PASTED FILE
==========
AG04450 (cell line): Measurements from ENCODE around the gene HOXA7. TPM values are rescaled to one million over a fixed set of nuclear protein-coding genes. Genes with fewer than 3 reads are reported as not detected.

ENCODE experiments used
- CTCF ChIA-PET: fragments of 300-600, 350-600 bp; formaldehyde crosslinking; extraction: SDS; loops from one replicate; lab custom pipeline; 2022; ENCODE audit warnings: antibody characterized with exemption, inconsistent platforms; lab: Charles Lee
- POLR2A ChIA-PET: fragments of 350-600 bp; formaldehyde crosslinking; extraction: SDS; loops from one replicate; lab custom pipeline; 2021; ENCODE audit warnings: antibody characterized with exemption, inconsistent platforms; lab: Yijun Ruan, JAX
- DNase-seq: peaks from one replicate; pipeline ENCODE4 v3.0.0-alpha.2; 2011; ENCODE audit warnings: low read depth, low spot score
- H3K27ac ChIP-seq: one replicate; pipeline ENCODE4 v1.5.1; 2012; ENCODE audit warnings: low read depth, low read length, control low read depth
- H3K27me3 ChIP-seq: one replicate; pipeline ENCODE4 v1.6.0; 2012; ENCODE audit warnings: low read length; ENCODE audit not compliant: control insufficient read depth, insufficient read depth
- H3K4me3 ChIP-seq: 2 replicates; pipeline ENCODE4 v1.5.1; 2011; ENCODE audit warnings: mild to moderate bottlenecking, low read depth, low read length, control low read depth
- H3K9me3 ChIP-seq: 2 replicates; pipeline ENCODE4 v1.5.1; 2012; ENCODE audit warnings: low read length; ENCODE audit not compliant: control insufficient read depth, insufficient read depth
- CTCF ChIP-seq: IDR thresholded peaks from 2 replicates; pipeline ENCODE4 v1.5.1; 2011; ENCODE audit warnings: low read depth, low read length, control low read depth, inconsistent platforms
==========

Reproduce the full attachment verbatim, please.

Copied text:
AG04450 (cell line): Measurements from ENCODE around the gene HOXA7. TPM values are rescaled to one million over a fixed set of nuclear protein-coding genes. Genes with fewer than 3 reads are reported as not detected.

ENCODE experiments used
- CTCF ChIA-PET: fragments of 300-600, 350-600 bp; formaldehyde crosslinking; extraction: SDS; loops from one replicate; lab custom pipeline; 2022; ENCODE audit warnings: antibody characterized with exemption, inconsistent platforms; lab: Charles Lee
- POLR2A ChIA-PET: fragments of 350-600 bp; formaldehyde crosslinking; extraction: SDS; loops from one replicate; lab custom pipeline; 2021; ENCODE audit warnings: antibody characterized with exemption, inconsistent platforms; lab: Yijun Ruan, JAX
- DNase-seq: peaks from one replicate; pipeline ENCODE4 v3.0.0-alpha.2; 2011; ENCODE audit warnings: low read depth, low spot score
- H3K27ac ChIP-seq: one replicate; pipeline ENCODE4 v1.5.1; 2012; ENCODE audit warnings: low read depth, low read length, control low read depth
- H3K27me3 ChIP-seq: one replicate; pipeline ENCODE4 v1.6.0; 2012; ENCODE audit warnings: low read length; ENCODE audit not compliant: control insufficient read depth, insufficient read depth
- H3K4me3 ChIP-seq: 2 replicates; pipeline ENCODE4 v1.5.1; 2011; ENCODE audit warnings: mild to moderate bottlenecking, low read depth, low read length, control low read depth
- H3K9me3 ChIP-seq: 2 replicates; pipeline ENCODE4 v1.5.1; 2012; ENCODE audit warnings: low read length; ENCODE audit not compliant: control insufficient read depth, insufficient read depth
- CTCF ChIP-seq: IDR thresholded peaks from 2 replicates; pipeline ENCODE4 v1.5.1; 2011; ENCODE audit warnings: low read depth, low read length, control low read depth, inconsistent platforms